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Sunset Baby Review- a strong and compelling play at TimeLine

By Debra Davy

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“Sunset Baby” by Dominique Morisseau, currently playing in it’s Chicago premiere at the TimeLine Theater, 615 W. Wellington, is a raw and riveting play about three characters struggling to cope with life, love and survival against a backdrop of drugs, crime and violence. In this world, it’s not unusual to abandon your children for decades, pull a gun on your lover or your father, lie to and steal from those closest to you. How, then, do you sort out the present, let alone the facts of the past? Ron OJ Parson directs the three characters in a complicated struggle: one woman, her lover and her father dealing with a valuable legacy: a cache of love letters and a background of lovelessness.

AnJi White as Nina

Nina (named for Nina Simone) and Damon are educated and intelligent drug dealers and also run a scam requiring her to dress like a hooker. Her father, Kenyatta, a former famed Black Revolutionary and political prisoner appears and wants to read the letters his newly dead ex-wife, Ashanti X, also a former famous activist, Nina’s mother, wrote to him in prison but never sent; he is far from the only person wanting to get their hands on these valuable documents. He may also genuinely wish to reconnect with his long-estranged daughter. Nina, filled with rage and hate, spends a great deal of the play’s action lambasting Kenyatta for his shortcomings as a father and for the fact that her mother died an impoverished crack addict in the gutter. Indeed, there is a great deal of high-decibel histrionic behavior here, which begins as riveting and ultimately becomes simply wearing, and perhaps that is the point; hustling, deception and loveless relationships can generate nothing beyond themselves, despite the professed desire of the Nina and Damon to get out and start a new life in a new country.

AnJi White as Nina and Kelvin Roston Jr. as Damon

The production, despite its occasionally overwhelming bouts of prolonged harangue, is well done and riveting on the whole. And the acting is excellent, particularly the portrayal of Nina, by AnJi  White- she’s fearless, strong and true to her beliefs- and unafraid to express herself, absolutely self-assured. Kelvin Roston Jr. as Damon comes across clearly as  both a devoted lover and  an equally ardent con artist, who’d love to get his hands on his girlfriend's mothers writings-to sell. He’s almost lost touch with his own young son, and we can see in his relationship with Nina the fruits of the parenting she (hasn’t) had and how low her expectations really are-despite her frustration with Kenyatta, she’s unable to do more with her own life and love than her parents did with theirs.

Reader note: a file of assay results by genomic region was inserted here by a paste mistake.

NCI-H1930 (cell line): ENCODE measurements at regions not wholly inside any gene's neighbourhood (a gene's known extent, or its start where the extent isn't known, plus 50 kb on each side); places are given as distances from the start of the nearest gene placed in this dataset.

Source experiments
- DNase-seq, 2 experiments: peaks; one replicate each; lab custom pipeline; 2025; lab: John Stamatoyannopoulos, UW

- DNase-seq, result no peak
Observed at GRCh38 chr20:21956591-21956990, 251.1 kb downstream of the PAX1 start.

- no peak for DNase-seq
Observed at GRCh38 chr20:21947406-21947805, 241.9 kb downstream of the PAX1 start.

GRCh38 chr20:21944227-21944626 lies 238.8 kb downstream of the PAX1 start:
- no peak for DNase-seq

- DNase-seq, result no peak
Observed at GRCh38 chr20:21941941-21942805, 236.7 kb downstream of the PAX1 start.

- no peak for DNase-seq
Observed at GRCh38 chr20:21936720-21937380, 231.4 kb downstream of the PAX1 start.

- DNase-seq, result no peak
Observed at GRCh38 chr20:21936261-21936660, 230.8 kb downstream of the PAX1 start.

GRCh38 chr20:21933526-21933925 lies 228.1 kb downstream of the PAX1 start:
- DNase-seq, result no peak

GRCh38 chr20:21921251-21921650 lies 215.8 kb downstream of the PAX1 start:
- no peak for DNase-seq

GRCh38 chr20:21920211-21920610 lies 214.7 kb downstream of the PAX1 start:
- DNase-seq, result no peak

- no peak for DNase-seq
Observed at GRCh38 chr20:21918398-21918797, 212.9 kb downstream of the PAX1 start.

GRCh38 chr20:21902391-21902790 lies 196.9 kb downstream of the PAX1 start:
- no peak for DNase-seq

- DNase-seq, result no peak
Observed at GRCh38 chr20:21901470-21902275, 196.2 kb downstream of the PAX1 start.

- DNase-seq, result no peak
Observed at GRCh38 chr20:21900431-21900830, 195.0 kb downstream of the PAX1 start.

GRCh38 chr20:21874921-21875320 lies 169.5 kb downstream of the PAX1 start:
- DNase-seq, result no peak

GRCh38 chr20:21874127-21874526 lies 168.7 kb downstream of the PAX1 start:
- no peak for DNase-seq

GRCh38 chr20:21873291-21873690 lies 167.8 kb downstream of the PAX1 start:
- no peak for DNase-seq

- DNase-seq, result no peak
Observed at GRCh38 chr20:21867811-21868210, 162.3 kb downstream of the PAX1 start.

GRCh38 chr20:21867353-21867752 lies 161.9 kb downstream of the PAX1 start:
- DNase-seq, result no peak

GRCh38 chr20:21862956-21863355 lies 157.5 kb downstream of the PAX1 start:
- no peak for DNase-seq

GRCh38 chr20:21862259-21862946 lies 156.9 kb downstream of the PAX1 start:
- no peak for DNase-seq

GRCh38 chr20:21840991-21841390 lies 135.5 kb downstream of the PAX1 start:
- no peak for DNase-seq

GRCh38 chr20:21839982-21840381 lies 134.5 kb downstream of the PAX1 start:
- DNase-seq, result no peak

AnJi White as Nina and Kelvin Roston Jt. as Damon

And Kenyatta? Phillip Edward Van Lear gives a many-layered performance as the exhausted, reprehensible yet all-too-human father.  Even as he’s trying to wrest a written treasure trove and her mother’s legacy from the daughter he has so profoundly failed, he is  still capable of avowing his love for her. He infuriates her by  describing his reaction to fatherhood as “unpreparedness”. He really thinks that is an excuse for life-long betrayal, and is surprised and hurt when his daughter does not agree.

Phillip Edward Van Lear as Kenyatta and AnJi White as Nina

While the lessons of this piece and the palpable hurt of all these characters by the world may seem all too common, when played out before us in these individual lives, they are poignant, strong and as fresh as individual pain always is. The play will run through April 10th and is highly recommended by this reviewer.

AnJi White as Nina

For tickets and information contact www.timelinetheatre.com

Photos courtesy of Lara Goetsch

Published on Feb 04, 2016

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